R. Jeanette Martin
Marc Emery (right) and wife Jodie at Global Marijuana March and Toronto Freedom Festival in 2009.
It didn't take long for the Prince of Pot Marc Emery to return to his old ways of delivering fire-and-brimstone speeches. He didn't even bother to change out of his drab grey prison sweats into his professional pothead attire of suit and tie before launching into a legalization spiel for the TV cameras.
Emery walked across the Detroit-Windsor border and back into Canada a free man Tuesday, August 12, after almost five years in a Mississippi prison for selling pot seeds. It was 4:20 pm, the time of day that every stoner in the world knows is time to celebrate.
Humping their deadlines, the assembled reporters didn't let him get to his prepared notes and began shouting questions. Emery waited until most of them had packed up and left to take his first post-prison puff of Rockstar offered by a local Windsor supporter.
He fired it up on the spot, toasted freedom and friends, took a couple of tokes and passed the spliff on.
"I've got to titrate my dosage," he said. He didn't smoke while he was away, because "a lot of bad things happen when you fail a urine test in prison." He didn't elaborate. Inmate prison violence was fairly minimal in the medium-security facility in Yazoo City, where he learned to play bass guitar, although he did contract the potentially deadly MRSA infection.
The Prince is back, but how relevant is he still to the cause of marijuana legalization? Five years is a long time. But Emery has almost instantly gone back to being Marc Emery. Before his incarceration, advocates would gather on his Cannabis Culture magazine forums, but now it's Faceook groups, a fief outside his control. He's never owned a smartphone.
About half the room at Toronto's Vapor Central for his sold-out talk the next night, which is more Jello Biafra spoken word than speech, haven't seen Emery in action before he went to jail.
Oddly enough, more has happened to end prohibition since he was extradited in 2009 to face charges in the U.S. than when he was out fighting the good fight.
The U.S. Drug Enforcement Administration (DEA) thought it was decapitating the marijuana movement when it jailed Emery. The DEA heralded his arrest as "a significant blow not only to the marijuana trafficking trade in the U.S. and Canada, but also to the marijuana legalization movement." But cannabis culture has thrived, growing like a healthy plant.
We have vapour lounges across Canada and more 420 smoke-out protests and pot dispensaries than ever before. On the other hand, the growing of medical marijuana has been privatized under the HarperCons, and penalties for growing it have become much harsher.
For Emery, it must feel like the Twilight Zone.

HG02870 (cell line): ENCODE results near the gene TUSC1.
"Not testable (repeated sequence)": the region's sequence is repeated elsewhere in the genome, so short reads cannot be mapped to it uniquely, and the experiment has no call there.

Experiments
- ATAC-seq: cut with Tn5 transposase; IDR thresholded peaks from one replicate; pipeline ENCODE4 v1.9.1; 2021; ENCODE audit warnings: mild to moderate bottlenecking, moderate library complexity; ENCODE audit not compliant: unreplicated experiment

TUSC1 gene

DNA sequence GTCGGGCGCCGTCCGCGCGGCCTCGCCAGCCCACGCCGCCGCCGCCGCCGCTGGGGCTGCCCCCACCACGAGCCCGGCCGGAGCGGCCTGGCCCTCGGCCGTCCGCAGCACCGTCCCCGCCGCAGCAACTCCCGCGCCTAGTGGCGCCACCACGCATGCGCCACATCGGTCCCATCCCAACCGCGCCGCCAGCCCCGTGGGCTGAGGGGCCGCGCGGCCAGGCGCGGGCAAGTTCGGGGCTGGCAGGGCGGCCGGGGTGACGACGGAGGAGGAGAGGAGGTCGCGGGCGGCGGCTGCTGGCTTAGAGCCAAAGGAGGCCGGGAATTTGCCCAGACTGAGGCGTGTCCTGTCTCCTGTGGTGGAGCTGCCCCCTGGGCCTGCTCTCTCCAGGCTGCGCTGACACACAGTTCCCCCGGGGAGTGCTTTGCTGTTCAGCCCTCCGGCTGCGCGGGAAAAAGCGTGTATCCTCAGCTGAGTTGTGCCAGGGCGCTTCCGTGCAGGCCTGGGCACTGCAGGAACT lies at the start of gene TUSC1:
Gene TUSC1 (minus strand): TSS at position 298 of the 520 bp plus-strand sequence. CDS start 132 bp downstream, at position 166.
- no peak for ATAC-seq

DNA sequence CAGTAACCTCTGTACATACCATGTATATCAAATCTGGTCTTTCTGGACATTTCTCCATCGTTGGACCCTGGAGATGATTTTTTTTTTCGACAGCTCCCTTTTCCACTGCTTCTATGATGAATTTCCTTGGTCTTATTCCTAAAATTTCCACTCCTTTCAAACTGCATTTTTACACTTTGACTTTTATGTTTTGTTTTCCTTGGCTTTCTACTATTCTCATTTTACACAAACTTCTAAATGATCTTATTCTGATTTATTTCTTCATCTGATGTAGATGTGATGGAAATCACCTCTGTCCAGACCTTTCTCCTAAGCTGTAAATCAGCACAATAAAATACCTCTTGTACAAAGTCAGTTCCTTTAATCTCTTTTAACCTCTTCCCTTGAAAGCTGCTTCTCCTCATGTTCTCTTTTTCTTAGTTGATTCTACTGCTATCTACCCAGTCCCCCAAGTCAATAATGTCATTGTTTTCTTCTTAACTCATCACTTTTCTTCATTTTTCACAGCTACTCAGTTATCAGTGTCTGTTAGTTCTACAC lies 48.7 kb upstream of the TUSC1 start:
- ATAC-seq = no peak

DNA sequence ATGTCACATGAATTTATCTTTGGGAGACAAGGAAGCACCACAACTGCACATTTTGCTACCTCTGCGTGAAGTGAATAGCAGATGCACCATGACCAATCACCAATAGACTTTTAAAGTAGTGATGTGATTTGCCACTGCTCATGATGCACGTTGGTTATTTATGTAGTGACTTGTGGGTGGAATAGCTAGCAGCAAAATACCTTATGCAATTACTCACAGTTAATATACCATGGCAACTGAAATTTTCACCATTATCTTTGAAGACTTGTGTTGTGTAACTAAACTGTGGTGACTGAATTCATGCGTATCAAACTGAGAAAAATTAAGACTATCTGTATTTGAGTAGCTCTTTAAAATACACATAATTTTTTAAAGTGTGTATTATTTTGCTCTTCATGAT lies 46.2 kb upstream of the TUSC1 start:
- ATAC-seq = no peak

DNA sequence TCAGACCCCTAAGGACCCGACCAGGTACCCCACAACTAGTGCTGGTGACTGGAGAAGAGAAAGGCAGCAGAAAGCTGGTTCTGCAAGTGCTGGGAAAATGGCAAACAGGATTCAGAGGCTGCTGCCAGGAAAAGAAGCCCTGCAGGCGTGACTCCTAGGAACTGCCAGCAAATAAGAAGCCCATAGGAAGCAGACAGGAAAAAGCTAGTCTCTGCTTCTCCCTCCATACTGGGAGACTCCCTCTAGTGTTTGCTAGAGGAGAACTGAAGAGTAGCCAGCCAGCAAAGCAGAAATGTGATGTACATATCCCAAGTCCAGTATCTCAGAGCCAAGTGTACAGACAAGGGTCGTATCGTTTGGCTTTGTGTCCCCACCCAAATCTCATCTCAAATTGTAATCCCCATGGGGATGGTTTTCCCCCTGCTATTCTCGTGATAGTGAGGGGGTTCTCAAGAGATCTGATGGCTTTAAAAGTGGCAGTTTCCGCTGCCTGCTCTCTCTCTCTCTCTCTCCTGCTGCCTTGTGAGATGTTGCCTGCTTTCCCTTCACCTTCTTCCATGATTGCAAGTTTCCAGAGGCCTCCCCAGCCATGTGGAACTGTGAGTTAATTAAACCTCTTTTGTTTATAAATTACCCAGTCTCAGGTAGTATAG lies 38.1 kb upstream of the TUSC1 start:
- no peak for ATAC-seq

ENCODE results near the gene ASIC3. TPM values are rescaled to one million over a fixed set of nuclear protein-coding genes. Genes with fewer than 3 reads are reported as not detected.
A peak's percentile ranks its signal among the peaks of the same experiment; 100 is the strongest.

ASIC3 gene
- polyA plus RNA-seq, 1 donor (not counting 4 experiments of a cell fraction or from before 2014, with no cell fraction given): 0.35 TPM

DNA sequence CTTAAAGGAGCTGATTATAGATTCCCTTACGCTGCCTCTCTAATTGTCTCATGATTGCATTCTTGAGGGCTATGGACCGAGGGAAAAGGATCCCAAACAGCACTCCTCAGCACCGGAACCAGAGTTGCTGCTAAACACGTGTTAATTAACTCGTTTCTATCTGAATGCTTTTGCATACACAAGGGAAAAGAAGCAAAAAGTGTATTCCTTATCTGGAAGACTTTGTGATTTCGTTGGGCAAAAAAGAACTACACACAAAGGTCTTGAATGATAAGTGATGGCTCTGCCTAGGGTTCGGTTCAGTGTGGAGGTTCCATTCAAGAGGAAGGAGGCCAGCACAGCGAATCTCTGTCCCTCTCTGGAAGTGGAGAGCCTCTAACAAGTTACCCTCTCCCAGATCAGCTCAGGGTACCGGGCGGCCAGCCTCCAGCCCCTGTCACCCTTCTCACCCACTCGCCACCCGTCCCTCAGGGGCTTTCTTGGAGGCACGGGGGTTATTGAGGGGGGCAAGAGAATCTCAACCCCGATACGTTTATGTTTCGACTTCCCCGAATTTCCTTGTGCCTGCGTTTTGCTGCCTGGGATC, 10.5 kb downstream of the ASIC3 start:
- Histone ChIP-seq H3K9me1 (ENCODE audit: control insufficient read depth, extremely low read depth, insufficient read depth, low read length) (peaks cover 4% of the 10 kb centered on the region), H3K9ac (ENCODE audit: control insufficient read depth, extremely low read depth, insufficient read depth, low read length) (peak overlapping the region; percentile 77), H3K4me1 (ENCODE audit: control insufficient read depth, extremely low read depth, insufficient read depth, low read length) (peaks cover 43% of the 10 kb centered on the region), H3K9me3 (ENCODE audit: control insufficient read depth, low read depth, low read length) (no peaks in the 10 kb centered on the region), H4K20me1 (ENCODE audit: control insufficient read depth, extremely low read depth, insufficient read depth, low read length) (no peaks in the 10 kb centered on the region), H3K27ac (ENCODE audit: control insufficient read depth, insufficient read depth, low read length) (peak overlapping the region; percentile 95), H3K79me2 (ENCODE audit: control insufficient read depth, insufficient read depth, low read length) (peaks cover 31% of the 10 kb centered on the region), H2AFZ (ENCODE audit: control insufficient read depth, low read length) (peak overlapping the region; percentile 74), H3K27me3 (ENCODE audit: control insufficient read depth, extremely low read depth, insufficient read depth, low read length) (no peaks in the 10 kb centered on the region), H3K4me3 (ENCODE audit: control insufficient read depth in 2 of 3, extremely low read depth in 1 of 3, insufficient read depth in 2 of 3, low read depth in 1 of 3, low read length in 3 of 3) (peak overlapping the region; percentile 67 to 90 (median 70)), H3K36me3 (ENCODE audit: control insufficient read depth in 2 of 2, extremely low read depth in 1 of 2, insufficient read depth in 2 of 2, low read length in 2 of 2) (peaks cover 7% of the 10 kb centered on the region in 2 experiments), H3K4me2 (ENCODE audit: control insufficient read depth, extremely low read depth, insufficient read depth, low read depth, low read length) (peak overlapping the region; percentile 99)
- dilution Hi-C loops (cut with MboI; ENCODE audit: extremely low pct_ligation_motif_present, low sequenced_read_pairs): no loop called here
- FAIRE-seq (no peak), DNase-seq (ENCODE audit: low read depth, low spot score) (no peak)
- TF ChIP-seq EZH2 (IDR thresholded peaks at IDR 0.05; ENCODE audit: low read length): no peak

And now he plans to use the Liberals' legalization stand to mount his comeback tour, although the Grits want nothing to do with him.
In media reports before his release, Emery pledged to crisscross the country campaigning for the Libs and against the HarperCons who sent him to jail. His wife, Jodie, has registered to run for the party in BC. But the Liberals don't need Marc Emery as much as he may need them.
Liberal organizers have taken note of the growing support for legalization stateside, where political strategists suggest there's a 5 per cent voting bloc who will come out and mark an X just for legalization. In the past, it might have been challenging to get Canadian smokers to the polls sans Emery, but social media have changed all that.
Yet the Prince isn't fazed in the least that the Liberals are running away from his advances; his show must go on. It's part of his quest to be a libertarian Randian hero and stage performer.
The former marijuana seed seller has never been a savvy politico, but he is a rock star, and his amazeballs act is cannabis legalization. Emery's new act is an odd one: mustering the vote for a party that doesn't want him in the hope that they won't renege on their pot promise if elected.
"Why should we trust Justin Trudeau?" comes the impromptu question from the floor during his Vapor performance.
"We don't [need to] trust Trudeau," Emery replies. "If 3 million people show up [and vote], it doesn't matter what Justin Trudeau's intentions are. We don't need to believe Justin Trudeau, we just need to support him because he has made the daring, bold move to say legalization is right and proper.
"No citizen of any country I am aware of has been offered one election where if you show up we legalize marijuana the next day. It's all over: prohibition ends, the war is over, and 45 years of people going to jail, cops busting houses or even killing people, gangs - all that ends if you just show up that one day. The next day we party forever and ever and ever and never look back." Whoops and hollers go up as he exits the stage.
"It's like he was never gone," says Vapor Central employee Dave Unrau.
Matt Mernagh is a long-time medical marijuana advocate and author of Marijuana Smoker's Guidebook.